I'm going to present these nearly commentary-free. They stand by themselves, but I'll add some thoughts at the end. These are all taken from the Townhall.com archives. All emphasis is added. I've focused on the Iraq War - his opinions on pardons, baseball, Israel, etc are equally inane.
"No to nation building" in 2001
Because the American military is the world's premier fighting force, and ought to husband its resources for just that. Anybody can peacekeep; no one can do what we did in Afghanistan. Many nations can do police work; only we can drop thousand-pound bombs with the precision of a medieval archer. Peacekeeping is a job for others.
It is common sense. Americans make lousy peacekeepers--not because they are not great soldiers, but precisely because they are.
No to American peacekeepers. We fight the wars. Our friends should patrol the peace.
With American troops at the gates of Baghdad, the plan is looking pretty good now.
The fact that but a single element was miscalibrated (without significant damage to the overall campaign) is, on the contrary, testimony to a plan of remarkable prescience.
Even more impressive was the speed of the military's adaptation to the new circumstances.
"The critics are wrong again" in 2003
Before the Iraq war even began, the critics were predicting that Iraq was going to be the Bay of Pigs (plus ``Desert One, Beirut and Somalia,'' said the ever-hyperbolic Chris Matthews). A week into the war, we were told Iraq was Vietnam. Now after the war, they're telling us that Iraq is Iran--that Iraq's Shiite majority will turn it into another intolerant Islamic republic.
The critics were wrong every time. They are wrong again.
"Rebuilding Iraq" in 2003
In Iraq, it was Saddam who turned the place to rubble. By any historic standard, the amount of destruction caused by the coalition was small. Most of the damage was inflicted upon the symbols, barracks, ministries and communication organs of the Baathist regime. The infrastructure--roads, bridges, dams, sewage systems, schools, mosques and hospitals--was barely touched.
And as for the people, one of the more unnoticed facts of this war was the absence of refugees--the Iraqi people's silent homage to their trust in the stated allied purpose of coming to liberate and not destroy.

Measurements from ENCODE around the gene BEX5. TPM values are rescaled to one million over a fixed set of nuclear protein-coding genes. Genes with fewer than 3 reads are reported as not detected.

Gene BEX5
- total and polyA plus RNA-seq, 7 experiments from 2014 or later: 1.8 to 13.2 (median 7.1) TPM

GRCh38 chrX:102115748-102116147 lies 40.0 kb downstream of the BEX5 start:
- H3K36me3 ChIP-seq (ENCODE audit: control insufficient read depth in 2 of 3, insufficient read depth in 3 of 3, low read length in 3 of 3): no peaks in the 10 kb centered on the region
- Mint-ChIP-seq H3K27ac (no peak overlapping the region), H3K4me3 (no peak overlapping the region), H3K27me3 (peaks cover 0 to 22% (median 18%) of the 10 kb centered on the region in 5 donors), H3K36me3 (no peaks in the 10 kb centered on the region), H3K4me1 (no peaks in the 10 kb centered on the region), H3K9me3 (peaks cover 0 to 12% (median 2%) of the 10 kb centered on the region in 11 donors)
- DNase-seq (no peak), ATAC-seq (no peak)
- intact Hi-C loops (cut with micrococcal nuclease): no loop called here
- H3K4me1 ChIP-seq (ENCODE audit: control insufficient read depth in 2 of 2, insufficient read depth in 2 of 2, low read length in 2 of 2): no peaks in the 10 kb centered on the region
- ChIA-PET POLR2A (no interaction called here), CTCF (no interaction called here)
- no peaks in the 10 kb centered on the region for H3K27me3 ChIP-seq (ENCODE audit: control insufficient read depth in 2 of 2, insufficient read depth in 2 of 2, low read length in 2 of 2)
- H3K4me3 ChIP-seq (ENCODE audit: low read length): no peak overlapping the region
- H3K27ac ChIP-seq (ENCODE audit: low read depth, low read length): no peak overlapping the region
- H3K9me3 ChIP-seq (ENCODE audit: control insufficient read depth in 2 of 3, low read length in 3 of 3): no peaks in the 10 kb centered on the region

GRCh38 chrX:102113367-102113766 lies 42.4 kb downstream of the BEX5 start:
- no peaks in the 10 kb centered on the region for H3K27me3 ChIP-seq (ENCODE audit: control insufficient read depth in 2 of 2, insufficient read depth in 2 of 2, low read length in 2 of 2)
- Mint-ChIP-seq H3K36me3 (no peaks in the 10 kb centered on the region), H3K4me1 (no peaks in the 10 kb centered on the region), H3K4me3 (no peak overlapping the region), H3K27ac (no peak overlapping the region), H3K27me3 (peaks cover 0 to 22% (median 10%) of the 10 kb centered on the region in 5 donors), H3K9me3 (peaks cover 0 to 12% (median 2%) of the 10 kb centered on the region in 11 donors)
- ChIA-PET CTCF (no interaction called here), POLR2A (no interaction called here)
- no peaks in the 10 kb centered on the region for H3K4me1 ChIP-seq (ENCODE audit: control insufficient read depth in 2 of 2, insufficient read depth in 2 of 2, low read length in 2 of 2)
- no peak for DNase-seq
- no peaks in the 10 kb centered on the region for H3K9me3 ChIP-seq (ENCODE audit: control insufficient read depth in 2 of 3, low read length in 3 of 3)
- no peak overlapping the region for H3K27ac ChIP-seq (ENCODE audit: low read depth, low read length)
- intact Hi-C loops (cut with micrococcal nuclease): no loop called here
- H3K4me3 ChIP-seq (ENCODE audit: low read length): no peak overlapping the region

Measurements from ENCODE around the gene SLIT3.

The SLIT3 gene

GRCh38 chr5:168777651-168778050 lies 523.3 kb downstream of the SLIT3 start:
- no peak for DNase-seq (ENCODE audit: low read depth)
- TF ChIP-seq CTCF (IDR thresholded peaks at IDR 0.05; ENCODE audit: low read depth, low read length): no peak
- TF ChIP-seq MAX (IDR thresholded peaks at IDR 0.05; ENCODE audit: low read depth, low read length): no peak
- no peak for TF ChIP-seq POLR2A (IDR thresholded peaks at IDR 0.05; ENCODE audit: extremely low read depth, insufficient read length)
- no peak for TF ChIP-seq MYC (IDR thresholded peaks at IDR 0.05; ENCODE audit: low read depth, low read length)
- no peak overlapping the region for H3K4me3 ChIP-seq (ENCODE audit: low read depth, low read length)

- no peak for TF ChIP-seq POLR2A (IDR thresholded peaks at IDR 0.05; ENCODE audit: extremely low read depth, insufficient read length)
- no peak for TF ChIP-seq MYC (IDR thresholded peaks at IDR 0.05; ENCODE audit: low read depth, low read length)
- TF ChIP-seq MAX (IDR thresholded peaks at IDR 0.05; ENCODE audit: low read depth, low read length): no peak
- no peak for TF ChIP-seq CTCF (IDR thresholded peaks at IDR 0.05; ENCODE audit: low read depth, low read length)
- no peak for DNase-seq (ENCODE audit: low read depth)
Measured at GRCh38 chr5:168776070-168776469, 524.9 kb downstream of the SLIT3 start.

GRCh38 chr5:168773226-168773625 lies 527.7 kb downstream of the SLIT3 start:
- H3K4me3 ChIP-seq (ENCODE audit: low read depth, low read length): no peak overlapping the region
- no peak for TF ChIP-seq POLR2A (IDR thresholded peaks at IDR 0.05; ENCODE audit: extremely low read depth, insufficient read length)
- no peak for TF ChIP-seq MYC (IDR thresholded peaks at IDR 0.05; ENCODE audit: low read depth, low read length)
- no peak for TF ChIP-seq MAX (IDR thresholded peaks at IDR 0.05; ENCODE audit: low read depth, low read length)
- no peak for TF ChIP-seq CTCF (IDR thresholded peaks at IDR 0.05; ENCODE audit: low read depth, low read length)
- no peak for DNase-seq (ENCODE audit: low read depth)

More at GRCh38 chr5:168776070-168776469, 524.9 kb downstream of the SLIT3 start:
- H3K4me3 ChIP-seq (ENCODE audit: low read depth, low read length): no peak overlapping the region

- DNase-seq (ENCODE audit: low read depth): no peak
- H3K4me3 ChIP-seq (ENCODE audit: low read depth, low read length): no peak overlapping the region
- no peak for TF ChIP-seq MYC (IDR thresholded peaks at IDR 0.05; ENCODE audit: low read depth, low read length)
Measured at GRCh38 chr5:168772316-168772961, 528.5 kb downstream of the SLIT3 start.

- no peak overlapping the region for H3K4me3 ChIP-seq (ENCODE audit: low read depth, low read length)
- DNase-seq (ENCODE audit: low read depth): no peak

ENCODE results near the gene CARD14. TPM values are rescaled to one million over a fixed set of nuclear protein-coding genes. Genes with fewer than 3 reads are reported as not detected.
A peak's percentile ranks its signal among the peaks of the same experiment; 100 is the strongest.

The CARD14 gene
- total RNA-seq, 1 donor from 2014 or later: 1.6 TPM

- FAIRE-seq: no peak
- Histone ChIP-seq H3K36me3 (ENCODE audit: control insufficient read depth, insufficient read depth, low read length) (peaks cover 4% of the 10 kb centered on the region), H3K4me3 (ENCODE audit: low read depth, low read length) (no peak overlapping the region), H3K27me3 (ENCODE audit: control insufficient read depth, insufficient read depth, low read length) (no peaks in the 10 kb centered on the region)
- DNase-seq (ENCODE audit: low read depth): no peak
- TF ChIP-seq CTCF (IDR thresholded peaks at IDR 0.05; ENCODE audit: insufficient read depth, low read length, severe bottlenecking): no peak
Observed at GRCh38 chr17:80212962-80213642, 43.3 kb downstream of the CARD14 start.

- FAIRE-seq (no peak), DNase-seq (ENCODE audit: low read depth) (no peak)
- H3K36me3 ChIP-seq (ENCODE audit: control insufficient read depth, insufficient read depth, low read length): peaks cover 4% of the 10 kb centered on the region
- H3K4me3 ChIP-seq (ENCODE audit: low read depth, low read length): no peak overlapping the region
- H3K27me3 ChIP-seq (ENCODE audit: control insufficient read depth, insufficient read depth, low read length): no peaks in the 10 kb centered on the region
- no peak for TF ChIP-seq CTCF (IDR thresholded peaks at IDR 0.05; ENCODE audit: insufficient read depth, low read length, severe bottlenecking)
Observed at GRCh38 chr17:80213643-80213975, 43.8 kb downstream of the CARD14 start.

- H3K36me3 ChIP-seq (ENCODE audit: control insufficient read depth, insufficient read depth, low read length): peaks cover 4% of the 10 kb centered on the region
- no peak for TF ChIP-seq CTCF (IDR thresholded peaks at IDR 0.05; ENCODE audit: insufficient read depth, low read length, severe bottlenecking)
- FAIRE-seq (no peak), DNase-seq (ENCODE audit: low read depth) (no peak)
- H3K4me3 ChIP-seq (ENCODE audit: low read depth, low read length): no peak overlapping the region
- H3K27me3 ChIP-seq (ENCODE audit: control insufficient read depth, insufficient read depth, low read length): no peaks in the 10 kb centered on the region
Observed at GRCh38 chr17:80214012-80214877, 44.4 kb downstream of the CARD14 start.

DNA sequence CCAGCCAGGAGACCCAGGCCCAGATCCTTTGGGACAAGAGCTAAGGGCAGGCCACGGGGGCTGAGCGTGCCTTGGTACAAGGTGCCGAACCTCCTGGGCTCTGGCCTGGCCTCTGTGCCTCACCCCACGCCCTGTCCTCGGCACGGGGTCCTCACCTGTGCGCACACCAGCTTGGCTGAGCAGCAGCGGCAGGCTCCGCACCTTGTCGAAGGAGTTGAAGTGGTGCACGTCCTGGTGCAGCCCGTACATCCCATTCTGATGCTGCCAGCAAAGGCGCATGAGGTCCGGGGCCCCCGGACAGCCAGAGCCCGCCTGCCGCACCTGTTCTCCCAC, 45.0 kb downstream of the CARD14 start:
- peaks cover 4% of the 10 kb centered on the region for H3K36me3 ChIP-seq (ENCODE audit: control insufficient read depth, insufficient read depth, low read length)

"Chasing after Saddam's weapons" in 2003
The inability to find the weapons is indeed troubling, but only because it means that the weapons remain unaccounted for and might be in the wrong hands. The idea that our inability to thus far find the WMDs proves that the threat was phony and hyped is simply false.
"Everyone's an expert" in 2003
On the reconstruction of Iraq, everybody is a genius. Every pundit, every ex-official and, of course, every Democrat knows exactly how it should have been done.
Losing the peace? No matter what anyone says now, that question will only be answered at the endpoint. If in a year or two we are able to leave behind a stable, friendly government, we will have succeeded. If not, we will have failed. And all the geniuses will be vindicated.
There are an estimated 2 million refugees from Iraq and another 2 million internally displaced people -- out of a total population of about 25 million. Households lack electricity and water; years into the occupation infrastructure is still a disaster and a humanitarian crisis is at hand. A "year or two" has long since passed without meaningful political progress. Saddam did not have WMDs. Our war strategy was not one of "remarkable prescience" and Bush is now invoking Vietnam comparisons himself. Americans are being used a peacekeepers; according to Krauthammer the war ended in 2003. The Iraqi government is openly flirting with Iran.
This genius is vindicated. The critics were right; Krauthammer and his serious expert friends were wrong, as usual.